Thursday, July 22, 2010

Beth Chatto's Garden

In one of the driest areas in England, in one of the driest years ever, we had the great fortune to visit Beth Chatto's garden (author of many titles including:  The Dry Garden and Beth Chatto's Gravel Garden).  We were welcomed by Beth - who is looking marvellous at any age - but spectacularly well for 87.
Beth gave us a brief introduction to the history of her 50-year-old garden and how she learned about the plants that would thrive in this hostile environment.  Aided in her journey by Sir Cedric Morris, painter and gardener, she developed a passion and appreciation for unusual species (rather than cultivars) that were specifically adapted to the conditions in her garden.     


David Ward continued the tour - nothing like a garden where you can stand in the centre of it and not disturb a thing.

I enjoyed seeing the swoop of plants left to their own devices.

A new favourite Ballota.  Haven't done any poking about to see if it is growable here.

This plant is perfectly pet-able.

This isn't what I thought I'd see when I visited an English garden - but all the same, so very beautiful.


Just outside the gate - this is what the countryside looks like, which makes you understand how remarkable the next sections of the garden are - off to the bog!



yellow repeated here and there

and again for good measure:

I've never seen perkier Achemilla.


This gives you a better idea of the swoop and size of the garden beds.


If it was too sunny, you could always take refuge in the woodland.
Or do some damage to your wallet....providing you lived in England and could take the little plants home, sigh.  Because once you saw a pretty little ground cover like this:

You could come here to find it.  Great nursery - things well explained and laid out.


Then, when you'd made your selection, you'd grab some plant tags and a pencil and mark your own tag. 

So what would be my three lessons from this garden?  I think I'll start to look for a few more species plants for my problem areas.  Second, if I'm going to plant any more Astrantia, I'll buy more and plant them together - treating them as a sum to be clumped is so much more effective.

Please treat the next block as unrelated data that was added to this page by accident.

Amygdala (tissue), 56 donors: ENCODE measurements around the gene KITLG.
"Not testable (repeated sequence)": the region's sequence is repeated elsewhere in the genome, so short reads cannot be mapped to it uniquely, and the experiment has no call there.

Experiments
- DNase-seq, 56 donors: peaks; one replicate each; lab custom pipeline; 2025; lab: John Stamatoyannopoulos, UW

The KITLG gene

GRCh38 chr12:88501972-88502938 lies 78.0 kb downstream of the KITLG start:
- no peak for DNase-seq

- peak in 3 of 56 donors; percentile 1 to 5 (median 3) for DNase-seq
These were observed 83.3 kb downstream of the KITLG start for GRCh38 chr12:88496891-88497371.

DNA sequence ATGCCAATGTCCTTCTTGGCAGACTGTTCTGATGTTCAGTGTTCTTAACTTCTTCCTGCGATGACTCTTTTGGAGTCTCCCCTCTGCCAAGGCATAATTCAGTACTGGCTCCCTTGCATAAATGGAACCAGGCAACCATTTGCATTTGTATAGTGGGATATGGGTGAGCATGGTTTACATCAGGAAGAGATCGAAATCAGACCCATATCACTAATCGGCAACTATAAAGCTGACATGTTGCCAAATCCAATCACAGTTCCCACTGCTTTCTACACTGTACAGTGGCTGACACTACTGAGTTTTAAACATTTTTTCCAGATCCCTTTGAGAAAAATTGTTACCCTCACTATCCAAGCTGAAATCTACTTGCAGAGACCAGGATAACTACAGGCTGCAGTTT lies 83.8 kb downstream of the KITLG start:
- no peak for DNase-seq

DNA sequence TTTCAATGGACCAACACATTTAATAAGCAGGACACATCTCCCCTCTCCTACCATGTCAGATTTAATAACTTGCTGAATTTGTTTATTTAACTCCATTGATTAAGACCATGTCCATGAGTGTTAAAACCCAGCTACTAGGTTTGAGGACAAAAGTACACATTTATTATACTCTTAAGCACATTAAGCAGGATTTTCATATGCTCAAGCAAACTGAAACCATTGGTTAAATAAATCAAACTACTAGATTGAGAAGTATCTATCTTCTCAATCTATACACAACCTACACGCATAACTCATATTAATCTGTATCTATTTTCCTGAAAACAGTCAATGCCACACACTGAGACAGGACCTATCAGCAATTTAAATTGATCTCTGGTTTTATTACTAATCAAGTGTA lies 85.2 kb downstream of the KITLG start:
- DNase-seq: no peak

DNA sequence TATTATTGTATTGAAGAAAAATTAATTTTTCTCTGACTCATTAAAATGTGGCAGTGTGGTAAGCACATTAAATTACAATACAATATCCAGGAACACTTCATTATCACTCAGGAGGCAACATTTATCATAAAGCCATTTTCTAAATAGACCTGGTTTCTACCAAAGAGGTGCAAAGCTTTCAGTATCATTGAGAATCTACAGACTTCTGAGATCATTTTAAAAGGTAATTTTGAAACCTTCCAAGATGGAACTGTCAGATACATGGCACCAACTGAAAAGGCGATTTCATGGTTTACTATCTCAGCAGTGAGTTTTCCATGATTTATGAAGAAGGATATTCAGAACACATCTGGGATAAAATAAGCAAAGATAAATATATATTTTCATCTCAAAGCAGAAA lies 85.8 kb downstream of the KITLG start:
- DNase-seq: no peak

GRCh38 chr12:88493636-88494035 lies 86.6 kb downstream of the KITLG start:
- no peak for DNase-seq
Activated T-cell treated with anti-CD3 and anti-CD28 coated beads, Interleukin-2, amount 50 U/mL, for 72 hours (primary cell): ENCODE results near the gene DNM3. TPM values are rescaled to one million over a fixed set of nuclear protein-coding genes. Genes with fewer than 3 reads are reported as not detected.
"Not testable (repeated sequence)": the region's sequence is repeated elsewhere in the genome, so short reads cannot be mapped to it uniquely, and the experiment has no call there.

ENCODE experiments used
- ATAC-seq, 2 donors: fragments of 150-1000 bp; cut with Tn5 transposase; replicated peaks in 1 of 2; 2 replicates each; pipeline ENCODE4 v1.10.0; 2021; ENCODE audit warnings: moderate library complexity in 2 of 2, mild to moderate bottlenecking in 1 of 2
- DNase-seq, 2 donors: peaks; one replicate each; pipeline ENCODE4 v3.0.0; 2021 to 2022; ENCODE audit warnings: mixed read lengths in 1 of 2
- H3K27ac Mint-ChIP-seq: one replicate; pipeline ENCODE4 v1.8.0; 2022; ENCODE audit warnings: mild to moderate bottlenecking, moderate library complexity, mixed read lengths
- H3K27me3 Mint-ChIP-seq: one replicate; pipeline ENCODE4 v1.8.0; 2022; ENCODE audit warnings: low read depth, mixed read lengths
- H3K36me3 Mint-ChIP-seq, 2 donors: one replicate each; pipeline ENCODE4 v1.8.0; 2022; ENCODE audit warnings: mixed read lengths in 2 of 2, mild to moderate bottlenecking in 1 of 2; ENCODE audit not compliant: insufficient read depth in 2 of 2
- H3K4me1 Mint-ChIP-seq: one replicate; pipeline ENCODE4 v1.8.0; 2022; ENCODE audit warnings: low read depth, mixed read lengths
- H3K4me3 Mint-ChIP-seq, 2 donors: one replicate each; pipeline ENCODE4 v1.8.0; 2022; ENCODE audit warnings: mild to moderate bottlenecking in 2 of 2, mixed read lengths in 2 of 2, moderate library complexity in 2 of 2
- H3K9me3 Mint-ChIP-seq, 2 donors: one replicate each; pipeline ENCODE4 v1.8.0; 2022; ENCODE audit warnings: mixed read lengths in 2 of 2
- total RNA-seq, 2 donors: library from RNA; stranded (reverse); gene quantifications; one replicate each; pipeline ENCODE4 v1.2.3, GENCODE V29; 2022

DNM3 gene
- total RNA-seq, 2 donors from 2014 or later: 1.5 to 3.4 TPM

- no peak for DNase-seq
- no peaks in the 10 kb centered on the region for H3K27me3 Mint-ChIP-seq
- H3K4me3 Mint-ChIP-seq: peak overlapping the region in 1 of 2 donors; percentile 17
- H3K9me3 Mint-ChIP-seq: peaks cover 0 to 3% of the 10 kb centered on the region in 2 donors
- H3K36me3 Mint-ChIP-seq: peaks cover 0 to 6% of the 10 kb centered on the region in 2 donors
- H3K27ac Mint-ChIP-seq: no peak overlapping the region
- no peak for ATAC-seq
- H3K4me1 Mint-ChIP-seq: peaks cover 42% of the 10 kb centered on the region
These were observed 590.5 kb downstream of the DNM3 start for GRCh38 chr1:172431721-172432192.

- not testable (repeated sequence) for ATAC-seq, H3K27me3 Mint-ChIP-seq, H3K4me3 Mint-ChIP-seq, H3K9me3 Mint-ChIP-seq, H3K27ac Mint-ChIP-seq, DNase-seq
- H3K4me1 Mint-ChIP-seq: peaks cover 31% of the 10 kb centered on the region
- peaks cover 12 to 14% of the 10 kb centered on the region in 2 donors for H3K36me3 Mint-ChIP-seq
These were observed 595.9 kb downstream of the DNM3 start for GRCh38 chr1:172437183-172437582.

And third, I'm going to hunt out more seed to see if I can find treasures like the one below. As a note, look how helpful it is to have handwritten notes in the garden telling you about those little bits and pieces that draw the eye.







Oh, and four, I'm going to be like Beth and garden just as long as I possibly can.

4 comments:

Barry said...

Barbara:
Did you hear the squeal of delight where you are..... this is my quintessential all time favourite garden [though I have only read and viewed it through her many books and online] and gardening heroine. Indeed it would have been a thrill to visit, as I was somewhat hoping when I read you'd been to England! The shade gardens..... true heaven on earth one would imagine, and the nursery photos..... Barbara, after a surprise shift of work on a supposed day off, this is a wonderful thrill to return home to. THANK YOU!

Barbarapc said...

Barry, it was the favourite of many of those on the tour. It was my favourite private garden - it reminded me of home - so many of the plants we use, she did as well. She gave us all catalogues so we could i.d. things. What I liked best was how clearly she described things - considering the length of time and the number of times she must have had to explain things - she was so absolutely gracious and precise with her answers. Barry, you would have loved the nursery - we could wander in the fields to see the plants growing. And the potted area had just small selections (by her standards) of things that looked fabulous. It would have made my visit complete to have been able to take something home. However, all is not lost as I've got her Mail Order Plant List, so I'll just hunker down and find my own little treasures.

fairegarden said...

Oh my. Oh my. You not only saw her garden, but met and got to hear her speak! Yes, when we grow up, we want to be just like her. The thought of gravel gardens and then a bog garden in the same space boggles the mind.
Frances
ps, I know the agony of seeing plants for sale in Britain and not being able to bring them home! Sniff!

Barbarapc said...

Frances - for me it was like meeting the Queen. A legend, who was every inch of what I'd hoped for.